And yet, on and on, Ms. McEnany went on, trying to explain that Trump was being honest and only talking about young people -- despite that, no, he wasn't, and, of course, despite there also being an actual recording of Trump telling Bob Woodward that he knew young people could get infected by it.
And as I listened to someone from the White House once again try to explain what Trump meant when he said something horrible and irresponsible and cruel and racist, I just started to wonder when it was that we formally went past the line where it become officially head-numbing to hear a White House spokesperson again explain "What the president meant when he said..." something.
I mean, words matter. But when it comes to the President of the United States, words not only matter, they can be life-and-death critical. A president should ever have to have it explained what he meant, but though in life that does occur on occasion, those occasions should be rare -- not something so common that the White House Communications Office has the words, "What the president meant when he said..." on speed dial and a macro.
Of course, most people know what Trump "meant" when he says something. We've heard him for four years. We know he meant something egomaniacal or cruel or untrue or racist. The only time we don't know is when it's totally incomprehensible and a mindless bunch of word less. Or "covfefe."
The thing is, this -- like most things -- isn't just about Trump, though he and his spokespeople have turned it into an art form. (Can we ever forget "alternative facts"?) But Republicans making bald-faced lies and then having to explain what they actually meant when the lie is too egregious even for them to double-down on and they're called out on it. The list is too long and massive, but a few leap out. Like when Trump spokesperson Katrina Pierson said that President Obama was responsible for the battle that killed Captain Humayan Khan (son of Khizr Khan, who had spoken at the Democratic Convention) -- except the problem is that Capt. Khan did in Iraq in 2004, and Barack Obama didn't take office until 2008. And of course, there was Republican lying claims of birtherism long before Trump made it his campaign issue. And maybe one of the most legendary of all, there was the infamous article by Ron Suskind in 2004 when an unnamed W. Bush White House official (now believed to be Karl Rove) who chided Democrats for living in a "realty-based community" while Republicans "created our own reality."
In other words, you tell the truth, we make it up.
And that's just been standard operating procedure for Republicans. And as it often happens, I can delve into the archives and explain what I mean.
Back in 2011, I wrote an article about then-senator Jon Kyl (R-AZ) getting caught in a lie so blatant that he ended up coming out with one of the more stupid, teeth-aching attempts to explain it away.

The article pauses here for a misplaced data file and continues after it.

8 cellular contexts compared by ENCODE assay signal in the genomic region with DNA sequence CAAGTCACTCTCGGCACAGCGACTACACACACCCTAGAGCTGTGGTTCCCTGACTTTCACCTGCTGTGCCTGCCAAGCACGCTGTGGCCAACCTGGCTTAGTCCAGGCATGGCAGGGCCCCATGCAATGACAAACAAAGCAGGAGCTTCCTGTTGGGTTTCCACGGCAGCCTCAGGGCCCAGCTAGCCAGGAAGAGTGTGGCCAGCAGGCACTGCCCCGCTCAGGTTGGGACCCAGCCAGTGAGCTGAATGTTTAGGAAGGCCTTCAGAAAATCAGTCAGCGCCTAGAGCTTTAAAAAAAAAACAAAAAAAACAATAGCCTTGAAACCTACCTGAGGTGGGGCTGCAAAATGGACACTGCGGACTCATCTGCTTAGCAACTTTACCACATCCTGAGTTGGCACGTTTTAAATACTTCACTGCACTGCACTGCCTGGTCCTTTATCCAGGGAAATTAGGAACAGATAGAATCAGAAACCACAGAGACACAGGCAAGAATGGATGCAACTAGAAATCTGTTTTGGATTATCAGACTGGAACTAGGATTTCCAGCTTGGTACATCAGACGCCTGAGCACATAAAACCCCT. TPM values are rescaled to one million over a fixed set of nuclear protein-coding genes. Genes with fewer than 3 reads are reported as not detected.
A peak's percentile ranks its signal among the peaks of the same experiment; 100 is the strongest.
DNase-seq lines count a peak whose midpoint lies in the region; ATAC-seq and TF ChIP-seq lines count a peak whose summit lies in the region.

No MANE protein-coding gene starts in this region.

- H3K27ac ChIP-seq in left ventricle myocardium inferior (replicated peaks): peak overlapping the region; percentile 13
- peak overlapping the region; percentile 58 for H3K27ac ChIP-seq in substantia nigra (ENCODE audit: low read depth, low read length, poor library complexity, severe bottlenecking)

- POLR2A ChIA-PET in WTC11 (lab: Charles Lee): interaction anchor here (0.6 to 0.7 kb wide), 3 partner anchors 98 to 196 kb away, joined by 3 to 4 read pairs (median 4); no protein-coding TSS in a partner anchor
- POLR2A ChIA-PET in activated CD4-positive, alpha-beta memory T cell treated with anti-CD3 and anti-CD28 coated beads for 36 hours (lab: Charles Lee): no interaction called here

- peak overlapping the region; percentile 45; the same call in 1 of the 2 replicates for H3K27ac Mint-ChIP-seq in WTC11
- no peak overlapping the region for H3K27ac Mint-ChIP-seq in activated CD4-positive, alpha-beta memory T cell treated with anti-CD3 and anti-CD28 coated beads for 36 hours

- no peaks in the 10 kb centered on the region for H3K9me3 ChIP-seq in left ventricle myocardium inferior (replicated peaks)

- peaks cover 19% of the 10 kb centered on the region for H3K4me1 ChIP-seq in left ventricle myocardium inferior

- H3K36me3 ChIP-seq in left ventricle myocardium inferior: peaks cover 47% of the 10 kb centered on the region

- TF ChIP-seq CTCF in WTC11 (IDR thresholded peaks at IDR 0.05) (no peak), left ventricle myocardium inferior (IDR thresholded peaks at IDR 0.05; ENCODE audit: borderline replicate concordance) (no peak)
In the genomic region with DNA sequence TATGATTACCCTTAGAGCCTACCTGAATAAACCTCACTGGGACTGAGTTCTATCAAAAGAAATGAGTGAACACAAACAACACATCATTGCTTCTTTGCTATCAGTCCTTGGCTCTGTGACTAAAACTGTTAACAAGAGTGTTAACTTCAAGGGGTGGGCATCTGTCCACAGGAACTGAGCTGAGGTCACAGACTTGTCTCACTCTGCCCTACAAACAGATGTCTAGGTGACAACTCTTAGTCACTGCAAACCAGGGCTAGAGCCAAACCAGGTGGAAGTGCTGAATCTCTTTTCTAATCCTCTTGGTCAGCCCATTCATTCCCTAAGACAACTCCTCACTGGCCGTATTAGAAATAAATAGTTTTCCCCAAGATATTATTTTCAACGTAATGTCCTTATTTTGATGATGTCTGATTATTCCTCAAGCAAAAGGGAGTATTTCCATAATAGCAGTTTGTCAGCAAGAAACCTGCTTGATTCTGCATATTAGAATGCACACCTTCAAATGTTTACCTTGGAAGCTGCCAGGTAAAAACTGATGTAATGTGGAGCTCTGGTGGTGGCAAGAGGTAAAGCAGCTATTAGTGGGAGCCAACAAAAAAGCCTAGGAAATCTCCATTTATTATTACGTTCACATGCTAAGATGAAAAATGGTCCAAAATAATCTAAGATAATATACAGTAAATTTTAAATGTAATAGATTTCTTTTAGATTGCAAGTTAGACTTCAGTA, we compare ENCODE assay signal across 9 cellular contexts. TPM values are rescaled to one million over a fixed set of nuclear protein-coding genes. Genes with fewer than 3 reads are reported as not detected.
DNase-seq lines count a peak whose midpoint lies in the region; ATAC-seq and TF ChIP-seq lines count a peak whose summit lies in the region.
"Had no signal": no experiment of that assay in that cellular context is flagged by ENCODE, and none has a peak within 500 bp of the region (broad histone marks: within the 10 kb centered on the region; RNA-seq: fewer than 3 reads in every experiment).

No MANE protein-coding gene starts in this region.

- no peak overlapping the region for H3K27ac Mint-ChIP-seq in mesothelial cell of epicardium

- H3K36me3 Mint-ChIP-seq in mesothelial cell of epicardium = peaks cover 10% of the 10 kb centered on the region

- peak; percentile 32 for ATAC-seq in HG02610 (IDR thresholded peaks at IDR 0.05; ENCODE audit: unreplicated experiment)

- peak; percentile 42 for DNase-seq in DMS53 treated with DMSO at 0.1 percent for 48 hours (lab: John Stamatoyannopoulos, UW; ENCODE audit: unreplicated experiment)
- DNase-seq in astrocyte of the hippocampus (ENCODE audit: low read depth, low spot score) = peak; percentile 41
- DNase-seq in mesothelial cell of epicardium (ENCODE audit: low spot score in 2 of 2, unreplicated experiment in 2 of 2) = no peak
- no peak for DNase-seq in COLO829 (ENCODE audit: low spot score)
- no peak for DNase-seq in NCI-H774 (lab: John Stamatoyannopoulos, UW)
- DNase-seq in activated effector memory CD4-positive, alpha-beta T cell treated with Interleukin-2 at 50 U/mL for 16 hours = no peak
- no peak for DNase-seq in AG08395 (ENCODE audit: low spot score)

This isn't about Trump. It isn't even specifically about All Republicans. This is just one individual. But especially because of what his mind-numbing explanation for his lie was, it is all too indicative of what Republicans have been doing for decades, and what Trump does when he breathes. Over 20,000 Trump lies that the Washington Post documented in just over two years of his time in office.
Yes, all politicians lie. All people lie. But it's how you lie, what you lie about, how you explain your lie, how you correct your lie, if you correct your lie and why you lie that separates people.
This is just a look at Jon Kyl.. But when we live with this sort of thing for decades because one party has "created their own reality" and live on "alternative facts," and as a result of all that we now live with the standard, default White House explanation of "What the president meant when he said..." -- this is far more than a look at Jon Kyl. It's about Trump. And it's about much more than Trump, it's about the elected members of the Republican Party who enable him, are complicit and, in fact, long-since laid the foundation for him.
So, we head back to April 13, 2011.
As a young man, Jon Kyl, the Republican junior senator from Arizona, was convicted of selling heroin, and he spent eight months in federal prison.
This remark was not intended to be a factual statement. Rather, it was to illustrate that Jon Kyl, a Republican senator, is from Arizona.
Yes, that was unfair. But just because Jon Kyl wasn't actually convicted of drug crimes doesn't mean he hasn't committed any legal abuses. Make no mistake, in his early days in Arizona state politics, he was reprimanded for 12 ethics violations, though avoided expulsion on a technicality, changing the spelling of his name which originally was "John Kyle."